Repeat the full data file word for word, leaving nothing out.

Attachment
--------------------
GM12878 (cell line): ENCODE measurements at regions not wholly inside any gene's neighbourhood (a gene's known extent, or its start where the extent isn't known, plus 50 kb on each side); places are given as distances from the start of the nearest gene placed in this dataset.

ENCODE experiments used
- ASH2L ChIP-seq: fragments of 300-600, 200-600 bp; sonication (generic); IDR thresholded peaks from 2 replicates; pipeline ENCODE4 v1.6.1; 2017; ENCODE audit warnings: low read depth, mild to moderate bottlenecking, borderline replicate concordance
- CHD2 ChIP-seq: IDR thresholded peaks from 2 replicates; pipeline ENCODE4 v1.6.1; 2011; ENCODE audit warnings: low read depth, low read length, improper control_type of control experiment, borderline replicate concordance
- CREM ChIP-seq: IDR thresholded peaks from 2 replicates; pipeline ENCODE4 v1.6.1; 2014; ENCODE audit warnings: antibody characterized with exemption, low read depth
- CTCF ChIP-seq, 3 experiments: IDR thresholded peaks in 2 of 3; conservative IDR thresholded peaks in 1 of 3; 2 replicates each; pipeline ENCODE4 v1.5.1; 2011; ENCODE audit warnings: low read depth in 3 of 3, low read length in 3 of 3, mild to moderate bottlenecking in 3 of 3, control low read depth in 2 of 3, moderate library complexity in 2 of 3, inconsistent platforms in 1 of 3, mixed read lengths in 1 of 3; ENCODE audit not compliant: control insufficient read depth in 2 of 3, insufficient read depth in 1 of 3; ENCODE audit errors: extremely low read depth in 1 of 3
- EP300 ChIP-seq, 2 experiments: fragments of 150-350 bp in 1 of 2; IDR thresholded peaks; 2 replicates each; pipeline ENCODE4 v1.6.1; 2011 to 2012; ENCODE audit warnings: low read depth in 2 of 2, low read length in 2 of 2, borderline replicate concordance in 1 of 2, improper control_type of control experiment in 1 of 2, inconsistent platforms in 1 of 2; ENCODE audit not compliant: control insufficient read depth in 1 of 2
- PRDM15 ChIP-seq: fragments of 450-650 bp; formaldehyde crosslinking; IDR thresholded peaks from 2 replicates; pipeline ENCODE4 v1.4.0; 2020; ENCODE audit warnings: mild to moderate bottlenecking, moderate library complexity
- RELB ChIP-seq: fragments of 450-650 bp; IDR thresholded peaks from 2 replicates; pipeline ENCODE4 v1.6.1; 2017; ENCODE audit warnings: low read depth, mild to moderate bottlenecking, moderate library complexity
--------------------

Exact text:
GM12878 (cell line): ENCODE measurements at regions not wholly inside any gene's neighbourhood (a gene's known extent, or its start where the extent isn't known, plus 50 kb on each side); places are given as distances from the start of the nearest gene placed in this dataset.

ENCODE experiments used
- ASH2L ChIP-seq: fragments of 300-600, 200-600 bp; sonication (generic); IDR thresholded peaks from 2 replicates; pipeline ENCODE4 v1.6.1; 2017; ENCODE audit warnings: low read depth, mild to moderate bottlenecking, borderline replicate concordance
- CHD2 ChIP-seq: IDR thresholded peaks from 2 replicates; pipeline ENCODE4 v1.6.1; 2011; ENCODE audit warnings: low read depth, low read length, improper control_type of control experiment, borderline replicate concordance
- CREM ChIP-seq: IDR thresholded peaks from 2 replicates; pipeline ENCODE4 v1.6.1; 2014; ENCODE audit warnings: antibody characterized with exemption, low read depth
- CTCF ChIP-seq, 3 experiments: IDR thresholded peaks in 2 of 3; conservative IDR thresholded peaks in 1 of 3; 2 replicates each; pipeline ENCODE4 v1.5.1; 2011; ENCODE audit warnings: low read depth in 3 of 3, low read length in 3 of 3, mild to moderate bottlenecking in 3 of 3, control low read depth in 2 of 3, moderate library complexity in 2 of 3, inconsistent platforms in 1 of 3, mixed read lengths in 1 of 3; ENCODE audit not compliant: control insufficient read depth in 2 of 3, insufficient read depth in 1 of 3; ENCODE audit errors: extremely low read depth in 1 of 3
- EP300 ChIP-seq, 2 experiments: fragments of 150-350 bp in 1 of 2; IDR thresholded peaks; 2 replicates each; pipeline ENCODE4 v1.6.1; 2011 to 2012; ENCODE audit warnings: low read depth in 2 of 2, low read length in 2 of 2, borderline replicate concordance in 1 of 2, improper control_type of control experiment in 1 of 2, inconsistent platforms in 1 of 2; ENCODE audit not compliant: control insufficient read depth in 1 of 2
- PRDM15 ChIP-seq: fragments of 450-650 bp; formaldehyde crosslinking; IDR thresholded peaks from 2 replicates; pipeline ENCODE4 v1.4.0; 2020; ENCODE audit warnings: mild to moderate bottlenecking, moderate library complexity
- RELB ChIP-seq: fragments of 450-650 bp; IDR thresholded peaks from 2 replicates; pipeline ENCODE4 v1.6.1; 2017; ENCODE audit warnings: low read depth, mild to moderate bottlenecking, moderate library complexity